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Consider practical ideas for passing on your land

As you consider estate planning, you might feel the desire to keep land in the family without unnecessarily tying your heirs’ hands.

Consider practical ideas for passing on your land

As you consider estate planning, you might feel the desire to keep land in the family without unnecessarily tying your heirs’ hands.

Some clients are very clear: “All my farm ground must be given to my farming son, and he can never sell it!” Another family is just as clear: “Let the kids split it equally; I don’t care how.” However, as is the case with so many issues in life, most people are not at either extreme, but are somewhere in between. What options are available?

Divvying up land, assets

One couple thinks clarity is the most important thing. They describe their real estate in three tracts and say (to their trustee or other representative): “When I die, give Tract A to Allen, Tract B to Bill and Tract C to Carol.” The estate plan then calls for the trustee to divide any other assets of the estate equally among the three children. This might result in unequal dollar values being inherited by each, since the land values are almost impossible to equalize.

Another couple starts off the same way — Tract A to Allen, Tract B to Bill and Tract C to Carol — but then, based on the real estate appraised values at death, says “divide cash assets unequally among the children as needed to make each inheritance equal in total value.” This can work if there is enough cash or other assets to use to make up the differences.

Someone else might define the three tracts and say: “Bill, being the farmer, has first pick; after he selects, then Carol gets to choose; then Allen gets the one that is left.” They would still need to decide how to divide the other assets, such as unequally to equalize the overall values, or equally, or some other manner they believe is fair.

Then there is the approach that says: “All land will be divided among the children as they may agree.” For a family that gets along well, this might work. Unfortunately, the kids’ interests are usually quite different. One wants maximum dollar value while others want property on which to earn a living. This can make it very difficult for a harmonious estate settlement.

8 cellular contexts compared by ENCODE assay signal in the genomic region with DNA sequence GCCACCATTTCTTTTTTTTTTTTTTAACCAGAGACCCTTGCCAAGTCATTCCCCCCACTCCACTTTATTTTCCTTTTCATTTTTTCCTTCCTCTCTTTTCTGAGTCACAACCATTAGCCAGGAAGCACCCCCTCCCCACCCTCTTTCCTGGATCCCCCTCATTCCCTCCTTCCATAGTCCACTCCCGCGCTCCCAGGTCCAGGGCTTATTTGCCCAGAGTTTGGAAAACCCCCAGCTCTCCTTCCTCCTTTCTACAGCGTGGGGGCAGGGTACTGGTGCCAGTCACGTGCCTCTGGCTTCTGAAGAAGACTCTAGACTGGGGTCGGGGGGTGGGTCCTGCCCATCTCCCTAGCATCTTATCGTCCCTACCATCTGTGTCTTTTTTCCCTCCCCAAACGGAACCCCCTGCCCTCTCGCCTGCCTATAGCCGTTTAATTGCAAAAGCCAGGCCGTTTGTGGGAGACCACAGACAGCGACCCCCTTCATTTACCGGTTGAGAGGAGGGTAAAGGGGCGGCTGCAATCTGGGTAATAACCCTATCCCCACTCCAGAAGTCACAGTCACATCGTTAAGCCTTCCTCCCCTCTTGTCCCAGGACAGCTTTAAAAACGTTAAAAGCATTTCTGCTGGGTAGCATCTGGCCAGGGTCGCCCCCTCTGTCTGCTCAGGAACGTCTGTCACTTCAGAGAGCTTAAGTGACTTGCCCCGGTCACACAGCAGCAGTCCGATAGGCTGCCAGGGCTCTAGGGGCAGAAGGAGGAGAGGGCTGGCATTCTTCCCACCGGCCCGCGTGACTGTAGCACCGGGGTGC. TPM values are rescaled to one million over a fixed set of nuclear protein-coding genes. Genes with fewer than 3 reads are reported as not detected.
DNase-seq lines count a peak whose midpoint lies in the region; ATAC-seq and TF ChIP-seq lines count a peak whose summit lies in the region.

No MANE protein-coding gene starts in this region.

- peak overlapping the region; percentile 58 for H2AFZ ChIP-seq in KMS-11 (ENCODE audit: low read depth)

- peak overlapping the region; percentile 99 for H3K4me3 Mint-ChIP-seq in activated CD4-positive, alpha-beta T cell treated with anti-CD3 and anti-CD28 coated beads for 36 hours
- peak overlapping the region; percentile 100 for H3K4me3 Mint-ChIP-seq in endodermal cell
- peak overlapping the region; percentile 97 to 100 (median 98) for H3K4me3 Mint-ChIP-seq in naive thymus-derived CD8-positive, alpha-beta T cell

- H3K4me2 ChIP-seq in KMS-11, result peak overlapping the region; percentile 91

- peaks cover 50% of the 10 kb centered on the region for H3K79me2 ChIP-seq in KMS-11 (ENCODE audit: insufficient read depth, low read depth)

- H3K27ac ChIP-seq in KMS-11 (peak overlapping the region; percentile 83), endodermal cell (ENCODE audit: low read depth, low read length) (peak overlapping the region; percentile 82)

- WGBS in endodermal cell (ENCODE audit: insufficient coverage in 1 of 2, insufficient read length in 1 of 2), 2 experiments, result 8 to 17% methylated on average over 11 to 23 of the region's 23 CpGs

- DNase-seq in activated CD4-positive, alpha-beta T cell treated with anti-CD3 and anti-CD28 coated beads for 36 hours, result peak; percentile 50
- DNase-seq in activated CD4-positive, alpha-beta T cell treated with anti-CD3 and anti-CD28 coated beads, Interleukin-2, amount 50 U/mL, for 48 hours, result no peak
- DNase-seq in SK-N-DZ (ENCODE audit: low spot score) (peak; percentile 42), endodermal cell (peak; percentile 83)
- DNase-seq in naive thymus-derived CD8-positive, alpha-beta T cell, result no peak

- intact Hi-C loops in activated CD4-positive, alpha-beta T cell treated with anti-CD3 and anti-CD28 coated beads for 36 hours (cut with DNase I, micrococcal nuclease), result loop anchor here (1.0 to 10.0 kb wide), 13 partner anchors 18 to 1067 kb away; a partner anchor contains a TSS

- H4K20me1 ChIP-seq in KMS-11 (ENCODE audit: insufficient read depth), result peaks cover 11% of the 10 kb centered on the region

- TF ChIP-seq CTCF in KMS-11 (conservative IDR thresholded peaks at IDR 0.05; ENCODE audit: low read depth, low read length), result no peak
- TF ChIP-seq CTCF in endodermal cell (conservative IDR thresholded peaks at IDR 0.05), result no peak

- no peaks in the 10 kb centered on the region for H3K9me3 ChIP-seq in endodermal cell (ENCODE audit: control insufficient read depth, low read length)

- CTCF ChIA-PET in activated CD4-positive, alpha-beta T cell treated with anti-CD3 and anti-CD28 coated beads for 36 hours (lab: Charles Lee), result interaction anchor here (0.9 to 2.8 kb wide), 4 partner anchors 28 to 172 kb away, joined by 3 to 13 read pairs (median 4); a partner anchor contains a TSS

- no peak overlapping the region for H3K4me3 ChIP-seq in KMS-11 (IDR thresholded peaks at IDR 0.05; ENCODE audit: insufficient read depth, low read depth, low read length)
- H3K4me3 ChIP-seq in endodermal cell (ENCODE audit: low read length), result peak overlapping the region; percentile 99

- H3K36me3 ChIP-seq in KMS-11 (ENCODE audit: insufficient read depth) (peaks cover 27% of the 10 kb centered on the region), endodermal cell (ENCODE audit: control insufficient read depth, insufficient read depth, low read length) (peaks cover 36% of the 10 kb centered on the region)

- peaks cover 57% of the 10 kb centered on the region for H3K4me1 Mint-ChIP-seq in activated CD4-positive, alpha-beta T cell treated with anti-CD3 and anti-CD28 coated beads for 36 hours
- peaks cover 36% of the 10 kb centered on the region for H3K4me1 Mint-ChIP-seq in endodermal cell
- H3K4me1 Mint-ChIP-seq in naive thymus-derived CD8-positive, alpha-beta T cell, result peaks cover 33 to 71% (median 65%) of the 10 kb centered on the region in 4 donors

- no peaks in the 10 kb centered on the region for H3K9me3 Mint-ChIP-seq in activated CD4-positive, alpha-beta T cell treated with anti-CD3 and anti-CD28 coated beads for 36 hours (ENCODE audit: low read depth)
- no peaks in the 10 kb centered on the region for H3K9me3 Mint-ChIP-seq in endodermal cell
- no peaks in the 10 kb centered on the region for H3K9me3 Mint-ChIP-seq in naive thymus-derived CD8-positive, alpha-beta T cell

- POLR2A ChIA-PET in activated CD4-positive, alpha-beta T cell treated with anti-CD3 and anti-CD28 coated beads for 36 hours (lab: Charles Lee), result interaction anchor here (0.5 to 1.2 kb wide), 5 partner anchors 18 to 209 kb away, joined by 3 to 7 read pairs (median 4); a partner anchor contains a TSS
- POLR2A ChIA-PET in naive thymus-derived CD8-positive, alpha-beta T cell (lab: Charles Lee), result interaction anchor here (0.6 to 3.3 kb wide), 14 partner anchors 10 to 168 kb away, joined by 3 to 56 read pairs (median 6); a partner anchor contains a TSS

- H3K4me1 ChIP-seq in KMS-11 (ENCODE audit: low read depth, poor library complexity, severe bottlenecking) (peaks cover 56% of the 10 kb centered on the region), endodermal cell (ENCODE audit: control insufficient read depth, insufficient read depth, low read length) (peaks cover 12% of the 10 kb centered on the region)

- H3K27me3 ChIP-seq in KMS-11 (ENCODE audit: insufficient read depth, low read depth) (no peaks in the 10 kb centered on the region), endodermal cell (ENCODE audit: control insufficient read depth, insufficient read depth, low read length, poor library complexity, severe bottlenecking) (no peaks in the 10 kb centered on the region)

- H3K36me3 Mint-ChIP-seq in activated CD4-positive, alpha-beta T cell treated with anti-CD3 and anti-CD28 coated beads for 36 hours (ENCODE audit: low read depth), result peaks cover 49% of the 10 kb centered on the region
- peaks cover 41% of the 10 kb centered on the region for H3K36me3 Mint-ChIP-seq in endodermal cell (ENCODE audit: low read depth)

Protect a farming heir

To any of the aforementioned, you could add other protection for a farming child. For example, while living, you might give a farming child a long-term lease on property. But be careful! This could reduce the fair market value of the land at your death, since the lease rights make it less attractive to an objective, third-party buyer.

Similarly, you could direct that at the time of your death, the farming child receives a multiyear lease on some or all of the property so that for some period he has the security of knowing he has that ground to farm. The other kids can receive ownership of that ground (i.e. tract A, B or C), but they would have to honor the farming son’s tenancy.

Keep it in the family

Let’s say keeping land in the family is your objective. All land could be divided among the children (by any method mentioned) but subject to this condition: If any child wants to sell his or her land, he or she must offer it first to the siblings on the same terms proposed for any outside buyer.

This condition doesn’t tie the heirs’ hands, but makes sure family has opportunity to keep it. For a stronger incentive to keep land, you might direct that before any child can sell, he or she has to offer it to the siblings at a discount. While an outside buyer might be offering $4,000 per acre, perhaps (for example) it must be offered to siblings at 60% of the third-party offer. The child considering selling has a choice: Keep the land or cash out — but the cash-out will probably be for less money. It provides an incentive to keep the land.

Any of these options can have time limitations — for example, if you sell within 10 years, you have to offer it to your brother for 60%, or something like “while any of my children are living.”

Whatever your desires, your instructions for dividing your farm probably will be memorialized in a living trust or will. Either one remains changeable up until the day you die or lose mental capacity. Be sure you retitle what you own so it will follow the plan! Instructions in a will typically require probate, so I often recommend a living trust.

Remember to coordinate these goals with estate tax strategies and asset protection opportunities. But think outside the box, and get good counsel to help you carry out your wishes.

Curt Ferguson is an attorney who helps farm families protect what they value. He owns The Estate Planning Center in Salem. Learn more at www.tlcplanning.com.

This article published in the March, 2010 edition of PRAIRIE FARMER.

All rights reserved. Copyright Farm Progress Cos. 2010.

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